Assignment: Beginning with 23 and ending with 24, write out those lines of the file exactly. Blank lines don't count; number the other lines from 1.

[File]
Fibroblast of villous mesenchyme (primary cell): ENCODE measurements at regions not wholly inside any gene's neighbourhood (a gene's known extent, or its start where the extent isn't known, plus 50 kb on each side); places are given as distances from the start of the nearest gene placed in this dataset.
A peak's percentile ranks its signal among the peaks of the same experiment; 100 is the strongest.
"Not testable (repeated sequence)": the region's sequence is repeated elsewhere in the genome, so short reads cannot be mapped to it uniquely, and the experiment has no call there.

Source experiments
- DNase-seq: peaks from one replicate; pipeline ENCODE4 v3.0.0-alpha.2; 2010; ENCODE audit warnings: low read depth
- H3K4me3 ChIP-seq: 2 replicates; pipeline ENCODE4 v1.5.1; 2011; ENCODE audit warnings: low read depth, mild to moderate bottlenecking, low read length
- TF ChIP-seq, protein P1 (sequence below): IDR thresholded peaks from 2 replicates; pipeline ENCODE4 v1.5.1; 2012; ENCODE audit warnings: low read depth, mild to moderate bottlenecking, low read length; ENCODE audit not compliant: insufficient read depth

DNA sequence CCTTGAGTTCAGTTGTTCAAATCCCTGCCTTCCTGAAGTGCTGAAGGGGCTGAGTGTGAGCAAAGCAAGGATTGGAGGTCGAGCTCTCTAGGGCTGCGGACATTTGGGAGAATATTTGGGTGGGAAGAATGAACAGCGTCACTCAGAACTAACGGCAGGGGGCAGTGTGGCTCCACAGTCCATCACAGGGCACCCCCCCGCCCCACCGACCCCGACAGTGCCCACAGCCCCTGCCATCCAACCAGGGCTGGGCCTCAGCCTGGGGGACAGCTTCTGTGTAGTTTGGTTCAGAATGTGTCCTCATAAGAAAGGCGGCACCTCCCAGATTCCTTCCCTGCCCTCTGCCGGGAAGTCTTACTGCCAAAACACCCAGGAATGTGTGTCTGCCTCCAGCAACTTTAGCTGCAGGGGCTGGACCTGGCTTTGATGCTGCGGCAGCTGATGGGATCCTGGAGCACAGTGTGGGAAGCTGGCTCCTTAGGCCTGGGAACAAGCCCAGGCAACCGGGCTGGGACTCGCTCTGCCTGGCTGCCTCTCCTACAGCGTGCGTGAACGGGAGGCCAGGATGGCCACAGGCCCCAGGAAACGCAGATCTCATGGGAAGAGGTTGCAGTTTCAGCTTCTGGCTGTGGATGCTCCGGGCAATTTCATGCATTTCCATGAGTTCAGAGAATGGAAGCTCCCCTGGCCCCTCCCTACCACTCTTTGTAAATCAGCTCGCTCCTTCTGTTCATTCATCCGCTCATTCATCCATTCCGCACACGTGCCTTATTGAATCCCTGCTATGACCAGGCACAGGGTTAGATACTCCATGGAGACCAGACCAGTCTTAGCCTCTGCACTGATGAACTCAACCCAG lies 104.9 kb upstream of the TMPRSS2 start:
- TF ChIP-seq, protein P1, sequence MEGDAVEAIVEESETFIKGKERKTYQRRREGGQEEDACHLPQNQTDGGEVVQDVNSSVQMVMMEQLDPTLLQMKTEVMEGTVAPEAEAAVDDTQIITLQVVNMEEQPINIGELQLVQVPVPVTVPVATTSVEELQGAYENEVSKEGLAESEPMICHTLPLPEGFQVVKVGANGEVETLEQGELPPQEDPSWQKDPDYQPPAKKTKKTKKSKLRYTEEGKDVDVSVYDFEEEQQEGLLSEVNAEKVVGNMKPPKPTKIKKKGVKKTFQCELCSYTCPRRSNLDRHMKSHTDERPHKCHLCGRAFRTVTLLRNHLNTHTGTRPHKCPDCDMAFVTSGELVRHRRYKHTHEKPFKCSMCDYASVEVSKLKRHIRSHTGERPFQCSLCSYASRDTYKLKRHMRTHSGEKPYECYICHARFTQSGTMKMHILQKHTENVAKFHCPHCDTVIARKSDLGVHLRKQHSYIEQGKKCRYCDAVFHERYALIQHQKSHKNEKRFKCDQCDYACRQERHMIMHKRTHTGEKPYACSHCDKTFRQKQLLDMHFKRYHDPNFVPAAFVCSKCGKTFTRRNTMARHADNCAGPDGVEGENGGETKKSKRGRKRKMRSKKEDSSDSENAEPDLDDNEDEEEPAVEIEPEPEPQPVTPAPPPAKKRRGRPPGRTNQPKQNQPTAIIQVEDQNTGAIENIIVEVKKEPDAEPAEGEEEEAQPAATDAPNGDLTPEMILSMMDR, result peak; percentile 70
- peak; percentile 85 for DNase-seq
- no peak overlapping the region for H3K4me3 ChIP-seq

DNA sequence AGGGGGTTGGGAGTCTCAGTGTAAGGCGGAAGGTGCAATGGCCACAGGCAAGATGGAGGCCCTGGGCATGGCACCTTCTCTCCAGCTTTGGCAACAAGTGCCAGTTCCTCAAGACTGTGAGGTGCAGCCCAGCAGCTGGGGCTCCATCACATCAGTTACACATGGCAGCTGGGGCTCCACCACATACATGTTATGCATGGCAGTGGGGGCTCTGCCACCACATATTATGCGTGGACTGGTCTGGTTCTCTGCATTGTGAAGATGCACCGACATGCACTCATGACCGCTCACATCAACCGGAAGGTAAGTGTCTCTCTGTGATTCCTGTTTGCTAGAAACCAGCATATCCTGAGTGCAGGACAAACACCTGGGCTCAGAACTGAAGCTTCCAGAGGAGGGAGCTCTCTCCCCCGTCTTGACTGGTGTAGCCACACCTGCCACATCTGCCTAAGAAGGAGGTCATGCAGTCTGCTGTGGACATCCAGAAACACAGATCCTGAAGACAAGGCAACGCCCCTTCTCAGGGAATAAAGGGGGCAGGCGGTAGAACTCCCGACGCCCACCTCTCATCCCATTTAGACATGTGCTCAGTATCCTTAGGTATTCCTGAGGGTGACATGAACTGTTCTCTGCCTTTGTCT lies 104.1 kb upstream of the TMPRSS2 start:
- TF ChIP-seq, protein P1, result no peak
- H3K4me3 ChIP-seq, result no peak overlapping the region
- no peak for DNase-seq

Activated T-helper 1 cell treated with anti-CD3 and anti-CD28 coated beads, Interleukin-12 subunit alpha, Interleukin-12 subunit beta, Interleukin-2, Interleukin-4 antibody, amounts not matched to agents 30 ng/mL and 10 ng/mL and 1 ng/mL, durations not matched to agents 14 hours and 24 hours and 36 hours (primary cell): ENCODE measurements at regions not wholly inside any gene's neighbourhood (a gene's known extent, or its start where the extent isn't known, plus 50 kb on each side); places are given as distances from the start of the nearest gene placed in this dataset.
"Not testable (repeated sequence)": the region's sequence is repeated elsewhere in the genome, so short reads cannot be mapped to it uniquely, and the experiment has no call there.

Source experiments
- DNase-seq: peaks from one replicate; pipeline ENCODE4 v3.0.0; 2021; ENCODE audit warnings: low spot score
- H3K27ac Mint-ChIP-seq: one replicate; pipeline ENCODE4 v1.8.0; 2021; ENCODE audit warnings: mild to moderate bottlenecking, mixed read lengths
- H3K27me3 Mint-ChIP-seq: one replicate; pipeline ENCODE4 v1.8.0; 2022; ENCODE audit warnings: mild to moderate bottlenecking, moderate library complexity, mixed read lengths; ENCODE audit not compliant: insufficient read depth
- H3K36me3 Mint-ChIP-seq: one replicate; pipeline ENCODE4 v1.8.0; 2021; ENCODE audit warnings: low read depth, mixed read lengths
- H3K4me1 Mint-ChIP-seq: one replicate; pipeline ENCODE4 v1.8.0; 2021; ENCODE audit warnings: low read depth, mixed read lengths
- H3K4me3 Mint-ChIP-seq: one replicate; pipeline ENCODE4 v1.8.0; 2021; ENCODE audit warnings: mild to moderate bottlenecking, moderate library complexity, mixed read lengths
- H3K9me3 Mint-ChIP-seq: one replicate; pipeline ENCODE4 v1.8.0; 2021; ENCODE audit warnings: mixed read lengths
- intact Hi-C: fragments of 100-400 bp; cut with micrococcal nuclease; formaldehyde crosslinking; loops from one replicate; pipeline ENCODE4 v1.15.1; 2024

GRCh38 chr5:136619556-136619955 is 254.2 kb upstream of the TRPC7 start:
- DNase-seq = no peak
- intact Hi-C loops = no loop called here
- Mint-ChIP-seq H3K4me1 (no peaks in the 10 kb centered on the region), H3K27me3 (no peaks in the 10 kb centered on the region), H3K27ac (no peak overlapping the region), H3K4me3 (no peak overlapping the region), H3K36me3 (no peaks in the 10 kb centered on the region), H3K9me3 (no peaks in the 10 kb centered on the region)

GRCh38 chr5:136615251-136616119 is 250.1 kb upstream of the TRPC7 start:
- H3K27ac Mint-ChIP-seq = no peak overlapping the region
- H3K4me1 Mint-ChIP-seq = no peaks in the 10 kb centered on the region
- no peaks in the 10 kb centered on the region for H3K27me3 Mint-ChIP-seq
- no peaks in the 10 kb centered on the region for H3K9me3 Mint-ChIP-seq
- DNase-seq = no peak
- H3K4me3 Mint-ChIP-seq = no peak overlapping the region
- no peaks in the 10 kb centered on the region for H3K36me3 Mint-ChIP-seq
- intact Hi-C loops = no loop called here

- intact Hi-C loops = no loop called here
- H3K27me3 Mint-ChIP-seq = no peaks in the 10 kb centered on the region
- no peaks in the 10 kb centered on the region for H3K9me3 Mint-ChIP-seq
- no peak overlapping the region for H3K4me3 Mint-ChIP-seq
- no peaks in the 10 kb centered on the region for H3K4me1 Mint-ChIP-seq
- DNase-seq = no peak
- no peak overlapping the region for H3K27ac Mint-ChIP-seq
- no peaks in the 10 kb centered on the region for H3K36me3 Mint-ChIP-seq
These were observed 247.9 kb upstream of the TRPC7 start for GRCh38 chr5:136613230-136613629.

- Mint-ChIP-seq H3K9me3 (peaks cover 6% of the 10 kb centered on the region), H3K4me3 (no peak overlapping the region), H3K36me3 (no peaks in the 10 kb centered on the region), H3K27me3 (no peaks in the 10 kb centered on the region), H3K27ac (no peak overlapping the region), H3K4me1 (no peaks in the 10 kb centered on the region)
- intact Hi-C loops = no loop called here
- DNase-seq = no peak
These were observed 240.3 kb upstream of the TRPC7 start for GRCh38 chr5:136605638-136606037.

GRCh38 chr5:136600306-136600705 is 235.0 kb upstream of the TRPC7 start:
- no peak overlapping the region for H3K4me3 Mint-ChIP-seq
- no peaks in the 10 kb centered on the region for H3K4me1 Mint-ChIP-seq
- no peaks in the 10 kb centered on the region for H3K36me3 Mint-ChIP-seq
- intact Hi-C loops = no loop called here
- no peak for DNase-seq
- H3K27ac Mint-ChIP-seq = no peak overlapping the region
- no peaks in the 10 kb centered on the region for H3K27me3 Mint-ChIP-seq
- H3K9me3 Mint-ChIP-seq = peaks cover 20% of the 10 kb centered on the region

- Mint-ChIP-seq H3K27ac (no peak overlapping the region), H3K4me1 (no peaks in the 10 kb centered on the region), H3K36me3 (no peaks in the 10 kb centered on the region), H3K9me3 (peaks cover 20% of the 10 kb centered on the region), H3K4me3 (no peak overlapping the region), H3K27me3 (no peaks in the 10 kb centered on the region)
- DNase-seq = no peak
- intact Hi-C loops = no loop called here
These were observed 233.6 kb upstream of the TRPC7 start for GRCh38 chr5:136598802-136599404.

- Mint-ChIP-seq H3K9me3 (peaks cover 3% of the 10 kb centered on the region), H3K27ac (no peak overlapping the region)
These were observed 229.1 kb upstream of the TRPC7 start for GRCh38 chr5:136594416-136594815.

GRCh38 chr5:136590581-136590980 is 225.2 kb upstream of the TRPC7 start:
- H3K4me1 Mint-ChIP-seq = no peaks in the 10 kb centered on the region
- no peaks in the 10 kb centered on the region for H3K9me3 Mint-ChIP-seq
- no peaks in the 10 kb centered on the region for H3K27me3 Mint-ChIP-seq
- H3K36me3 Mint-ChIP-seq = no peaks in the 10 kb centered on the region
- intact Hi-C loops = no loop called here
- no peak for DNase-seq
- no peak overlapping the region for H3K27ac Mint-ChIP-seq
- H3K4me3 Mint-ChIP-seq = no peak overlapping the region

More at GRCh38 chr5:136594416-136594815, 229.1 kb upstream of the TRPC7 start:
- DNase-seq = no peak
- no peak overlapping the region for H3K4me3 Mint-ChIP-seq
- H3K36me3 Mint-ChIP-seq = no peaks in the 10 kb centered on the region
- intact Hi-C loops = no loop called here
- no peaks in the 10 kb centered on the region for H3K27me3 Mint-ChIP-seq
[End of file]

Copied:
- H3K4me1 Mint-ChIP-seq: one replicate; pipeline ENCODE4 v1.8.0; 2021; ENCODE audit warnings: low read depth, mixed read lengths
- H3K4me3 Mint-ChIP-seq: one replicate; pipeline ENCODE4 v1.8.0; 2021; ENCODE audit warnings: mild to moderate bottlenecking, moderate library complexity, mixed read lengths